Kaitlyn Willing is the director of operations at Baby Steps, a non-profit organization that provides housing, resources, and community to pregnant and parenting college students. Located within walking distance of Auburn University, Baby Steps is fulfilling its mission of helping women faced with unplanned pregnancies have their babies and earn their degrees.
Willing knows firsthand about the fear, stress, and lack of support that comes with being a young mom and a college student. In her junior year at Auburn, she became pregnant unexpectedly. In a recent interview with CBN, Willing called it “one of the most trying times in my life.”
Pregnant in College: Helping Young Moms Get On Their Feet
“I didn’t know if I could stay in school and finish my degree,” she said.
Willing did stay in school, raise her baby, and earn a degree in human development and family studies. Her daunting experience and empathy became instrumental in the launch of Baby Steps in 2017. That’s when she met Michelle Schultz, who had faced similar anxiety and fear as a pregnant Auburn student decades earlier. However, at that time, Schultz felt that finishing her degree and having her baby was impossible. She had an abortion.
Schultz and her boyfriend, who later married, looked back on the decision with regret as the years passed.
“They realized how a seemingly small decision impacted their life and the lives of others in immense ways,” states the organization’s website. “After much healing, they began sharing their story. Their eyes were opened to an overlooked, isolated population of people in desperate need of support.”
Today, Schultz is the founder and executive director of Baby Steps. And the overlooked population of college students she serves is a significant one. The Baby Steps staff reports that over 3 million undergraduate students are mothers and 43 percent are single mothers.
“It is estimated that 12-23% of college students are involved in or experience an unplanned pregnancy. According to these statistics, it should be much more common to see pregnant students walking their campuses. Why is this not the case?”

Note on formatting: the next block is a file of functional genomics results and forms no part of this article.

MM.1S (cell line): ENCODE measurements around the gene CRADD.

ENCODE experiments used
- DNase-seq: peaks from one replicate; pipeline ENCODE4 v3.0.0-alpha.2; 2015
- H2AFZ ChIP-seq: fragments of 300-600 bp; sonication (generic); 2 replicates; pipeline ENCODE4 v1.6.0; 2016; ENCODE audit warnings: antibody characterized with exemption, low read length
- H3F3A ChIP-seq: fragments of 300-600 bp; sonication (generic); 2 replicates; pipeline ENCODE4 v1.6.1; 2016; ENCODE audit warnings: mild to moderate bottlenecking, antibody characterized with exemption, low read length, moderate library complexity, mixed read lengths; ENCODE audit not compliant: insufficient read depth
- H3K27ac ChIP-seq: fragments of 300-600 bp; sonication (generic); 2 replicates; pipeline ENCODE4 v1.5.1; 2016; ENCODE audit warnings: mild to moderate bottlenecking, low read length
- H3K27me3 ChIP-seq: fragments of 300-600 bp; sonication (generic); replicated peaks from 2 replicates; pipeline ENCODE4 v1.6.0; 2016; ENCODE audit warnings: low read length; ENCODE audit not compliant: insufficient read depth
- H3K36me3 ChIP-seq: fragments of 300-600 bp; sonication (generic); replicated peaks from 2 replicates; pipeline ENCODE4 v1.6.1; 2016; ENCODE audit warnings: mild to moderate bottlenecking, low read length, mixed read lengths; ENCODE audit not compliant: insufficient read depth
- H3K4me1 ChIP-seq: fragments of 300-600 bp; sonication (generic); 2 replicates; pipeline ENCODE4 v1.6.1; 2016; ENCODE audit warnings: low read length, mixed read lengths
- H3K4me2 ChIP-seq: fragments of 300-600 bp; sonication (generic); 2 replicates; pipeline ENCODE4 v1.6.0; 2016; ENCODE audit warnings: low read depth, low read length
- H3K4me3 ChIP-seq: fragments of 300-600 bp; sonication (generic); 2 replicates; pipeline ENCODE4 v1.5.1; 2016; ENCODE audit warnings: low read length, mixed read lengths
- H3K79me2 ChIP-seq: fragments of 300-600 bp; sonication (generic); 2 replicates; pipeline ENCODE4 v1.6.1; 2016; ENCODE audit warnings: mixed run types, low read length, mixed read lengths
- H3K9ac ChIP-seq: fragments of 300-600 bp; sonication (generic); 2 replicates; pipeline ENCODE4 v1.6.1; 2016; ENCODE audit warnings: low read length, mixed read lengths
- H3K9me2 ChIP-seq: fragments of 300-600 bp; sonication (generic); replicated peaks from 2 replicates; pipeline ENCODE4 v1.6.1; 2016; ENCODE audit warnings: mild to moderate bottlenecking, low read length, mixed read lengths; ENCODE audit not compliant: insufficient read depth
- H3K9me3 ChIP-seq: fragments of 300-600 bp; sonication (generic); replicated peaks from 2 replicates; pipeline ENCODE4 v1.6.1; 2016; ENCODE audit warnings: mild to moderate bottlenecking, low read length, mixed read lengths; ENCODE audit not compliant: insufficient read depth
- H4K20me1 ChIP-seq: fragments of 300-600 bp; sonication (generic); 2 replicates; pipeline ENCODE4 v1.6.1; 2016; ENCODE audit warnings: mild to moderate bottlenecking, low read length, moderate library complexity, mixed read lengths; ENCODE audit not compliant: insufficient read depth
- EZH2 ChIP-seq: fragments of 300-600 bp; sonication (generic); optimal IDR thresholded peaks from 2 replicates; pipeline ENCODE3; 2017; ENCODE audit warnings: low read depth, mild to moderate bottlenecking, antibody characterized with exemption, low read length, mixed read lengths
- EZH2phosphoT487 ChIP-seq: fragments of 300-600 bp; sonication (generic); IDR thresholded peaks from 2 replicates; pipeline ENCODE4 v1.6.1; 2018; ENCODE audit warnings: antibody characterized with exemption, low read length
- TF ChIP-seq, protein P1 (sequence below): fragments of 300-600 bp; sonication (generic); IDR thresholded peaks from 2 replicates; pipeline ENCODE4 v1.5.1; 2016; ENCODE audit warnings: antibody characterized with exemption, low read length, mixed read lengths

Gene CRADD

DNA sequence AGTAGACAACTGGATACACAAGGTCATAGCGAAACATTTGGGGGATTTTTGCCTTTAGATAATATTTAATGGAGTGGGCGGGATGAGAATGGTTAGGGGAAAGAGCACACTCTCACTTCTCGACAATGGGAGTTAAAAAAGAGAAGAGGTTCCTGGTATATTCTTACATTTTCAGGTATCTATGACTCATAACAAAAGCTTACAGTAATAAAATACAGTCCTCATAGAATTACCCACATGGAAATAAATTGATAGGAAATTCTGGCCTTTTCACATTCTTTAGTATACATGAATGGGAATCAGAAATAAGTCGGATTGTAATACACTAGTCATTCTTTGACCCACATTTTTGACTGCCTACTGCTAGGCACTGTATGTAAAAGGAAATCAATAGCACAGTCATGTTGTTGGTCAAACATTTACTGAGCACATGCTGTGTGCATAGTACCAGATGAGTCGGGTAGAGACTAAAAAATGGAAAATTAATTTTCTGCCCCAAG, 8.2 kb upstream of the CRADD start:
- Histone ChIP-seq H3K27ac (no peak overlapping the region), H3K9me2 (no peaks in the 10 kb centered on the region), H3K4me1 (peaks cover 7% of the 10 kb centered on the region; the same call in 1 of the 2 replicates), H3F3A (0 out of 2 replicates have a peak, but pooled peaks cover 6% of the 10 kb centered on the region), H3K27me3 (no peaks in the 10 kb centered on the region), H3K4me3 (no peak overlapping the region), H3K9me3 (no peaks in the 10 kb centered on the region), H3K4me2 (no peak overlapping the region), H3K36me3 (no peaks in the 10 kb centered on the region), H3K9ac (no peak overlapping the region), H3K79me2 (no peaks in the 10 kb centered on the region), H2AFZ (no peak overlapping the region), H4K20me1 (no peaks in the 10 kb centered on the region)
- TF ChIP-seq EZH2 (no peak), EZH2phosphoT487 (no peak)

In an interview with The Ethics and Religious Liberty Commission of the Southern Baptist Convention, the staff of Baby Steps explained why there are not more pregnant students on campus.
“Judgment and stigma leave them feeling isolated and unsupported with no safe place to turn. They do not believe they can have both their baby and their education. We are here to change that culture on college campuses. Baby Steps is the safe place where student-moms are not defined by their circumstances but are empowered to thrive in all areas of their lives, especially as students and mothers.”
Thankfully, for Auburn students, there is a safe place to turn.
Baby Steps, which is not affiliated with the university, provides the resources needed to help moms graduate, including housing, professional counseling, groceries, diapers and wipes, tutoring, academic advising, access to baby supplies, and support groups.
Baby Steps does not provide medical care or pregnancy decision counseling; Student-moms that reach out to the organization for help typically have already decided that they want to parent their baby and stay in school.
“We've helped 18 students graduate; walk across that stage whether they're still pregnant or have a little one in tow," Willing told CBN. “It's just been a beautiful thing. We’ve served 85 student moms in some capacity since opening our doors in 2017. And we have had eight girls live in [the Baby Steps] home and finish their degree.”
One of those moms expressed thanks to Baby Steps for providing “a place where I felt supported, loved, and understood. I truly could not have done it without them.”
“Baby Steps allowed me to raise my daughter in a peaceful and stable environment. I didn’t have to worry about how I was going to afford rent, bills, and daycare while going to school full-time. They gave me the ability to focus on school so that I could build the future my daughter and I deserve.”
In the near future, Baby Steps is looking to branch out to other colleges. In academia today, the pro-abortion narrative tends to be dominant and there seems to be little tolerance for a pro-life point of view or respect for life. It’s refreshing and hopeful to see women like Kaitlyn Willing and Michelle Schultz lead an organization that is breaking down stigmas and providing resources and a much-needed oasis to women facing unplanned pregnancies. One baby step at a time.